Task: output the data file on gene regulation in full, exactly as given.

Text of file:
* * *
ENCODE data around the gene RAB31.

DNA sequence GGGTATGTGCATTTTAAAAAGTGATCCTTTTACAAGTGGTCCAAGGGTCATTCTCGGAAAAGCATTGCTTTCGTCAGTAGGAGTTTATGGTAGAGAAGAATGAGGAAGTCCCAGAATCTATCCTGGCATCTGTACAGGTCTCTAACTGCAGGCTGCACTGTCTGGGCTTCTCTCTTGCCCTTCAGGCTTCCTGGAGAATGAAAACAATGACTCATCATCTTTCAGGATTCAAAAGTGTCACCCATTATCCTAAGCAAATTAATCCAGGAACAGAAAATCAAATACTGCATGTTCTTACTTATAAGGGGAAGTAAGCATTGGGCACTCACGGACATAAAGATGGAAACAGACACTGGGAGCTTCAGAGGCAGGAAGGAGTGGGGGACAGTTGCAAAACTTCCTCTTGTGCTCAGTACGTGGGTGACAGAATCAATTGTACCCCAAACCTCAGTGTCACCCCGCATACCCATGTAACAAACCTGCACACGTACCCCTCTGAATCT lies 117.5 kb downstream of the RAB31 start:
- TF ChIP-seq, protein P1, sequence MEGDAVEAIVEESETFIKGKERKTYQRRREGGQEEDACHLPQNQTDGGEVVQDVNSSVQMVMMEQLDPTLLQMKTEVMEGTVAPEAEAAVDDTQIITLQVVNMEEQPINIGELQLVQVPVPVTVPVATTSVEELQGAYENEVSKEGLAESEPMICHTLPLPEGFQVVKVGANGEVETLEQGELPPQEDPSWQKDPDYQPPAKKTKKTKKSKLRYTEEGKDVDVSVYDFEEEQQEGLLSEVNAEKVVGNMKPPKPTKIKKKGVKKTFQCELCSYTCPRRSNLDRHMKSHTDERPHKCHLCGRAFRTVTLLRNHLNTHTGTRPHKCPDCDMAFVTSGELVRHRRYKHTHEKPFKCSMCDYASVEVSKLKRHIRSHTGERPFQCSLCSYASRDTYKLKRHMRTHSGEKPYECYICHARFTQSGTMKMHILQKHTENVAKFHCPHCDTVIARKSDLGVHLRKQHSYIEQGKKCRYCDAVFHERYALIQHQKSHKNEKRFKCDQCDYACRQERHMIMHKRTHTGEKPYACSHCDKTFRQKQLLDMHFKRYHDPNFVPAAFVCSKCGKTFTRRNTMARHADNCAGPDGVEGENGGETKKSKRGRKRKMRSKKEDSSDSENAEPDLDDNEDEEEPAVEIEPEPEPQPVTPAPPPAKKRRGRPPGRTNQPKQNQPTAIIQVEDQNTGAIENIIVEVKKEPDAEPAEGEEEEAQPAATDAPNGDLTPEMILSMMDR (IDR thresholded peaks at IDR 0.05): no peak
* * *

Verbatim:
ENCODE data around the gene RAB31.

DNA sequence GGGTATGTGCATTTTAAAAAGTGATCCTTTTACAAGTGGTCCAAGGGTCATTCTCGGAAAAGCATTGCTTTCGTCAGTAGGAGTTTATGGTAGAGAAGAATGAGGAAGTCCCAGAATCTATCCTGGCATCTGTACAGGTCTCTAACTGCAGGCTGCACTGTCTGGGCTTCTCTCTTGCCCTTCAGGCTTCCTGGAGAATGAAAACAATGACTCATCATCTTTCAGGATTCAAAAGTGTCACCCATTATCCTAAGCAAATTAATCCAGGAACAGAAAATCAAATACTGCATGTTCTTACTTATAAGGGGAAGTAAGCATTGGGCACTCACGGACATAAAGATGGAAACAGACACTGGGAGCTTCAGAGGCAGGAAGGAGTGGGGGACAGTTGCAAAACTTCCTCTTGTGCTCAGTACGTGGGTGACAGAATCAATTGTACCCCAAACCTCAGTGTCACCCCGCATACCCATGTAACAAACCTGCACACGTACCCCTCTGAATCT lies 117.5 kb downstream of the RAB31 start:
- TF ChIP-seq, protein P1, sequence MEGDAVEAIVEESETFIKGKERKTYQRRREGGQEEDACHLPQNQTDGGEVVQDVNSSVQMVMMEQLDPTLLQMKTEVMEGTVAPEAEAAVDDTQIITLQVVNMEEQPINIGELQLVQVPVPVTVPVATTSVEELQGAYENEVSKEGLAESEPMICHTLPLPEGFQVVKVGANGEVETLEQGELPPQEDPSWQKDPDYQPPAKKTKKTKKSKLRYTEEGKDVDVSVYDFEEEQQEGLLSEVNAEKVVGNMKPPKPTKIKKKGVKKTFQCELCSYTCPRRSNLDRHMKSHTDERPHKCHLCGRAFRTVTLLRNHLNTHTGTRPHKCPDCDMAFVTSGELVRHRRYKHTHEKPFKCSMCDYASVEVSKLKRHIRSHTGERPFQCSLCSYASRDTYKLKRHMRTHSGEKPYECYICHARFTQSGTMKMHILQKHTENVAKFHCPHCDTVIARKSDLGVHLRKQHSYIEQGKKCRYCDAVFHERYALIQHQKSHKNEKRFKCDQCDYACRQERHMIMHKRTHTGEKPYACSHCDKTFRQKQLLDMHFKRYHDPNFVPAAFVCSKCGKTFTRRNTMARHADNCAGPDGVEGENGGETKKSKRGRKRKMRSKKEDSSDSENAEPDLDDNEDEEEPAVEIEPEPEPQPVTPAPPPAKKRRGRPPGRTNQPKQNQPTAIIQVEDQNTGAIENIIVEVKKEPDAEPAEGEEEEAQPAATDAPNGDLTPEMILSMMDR (IDR thresholded peaks at IDR 0.05): no peak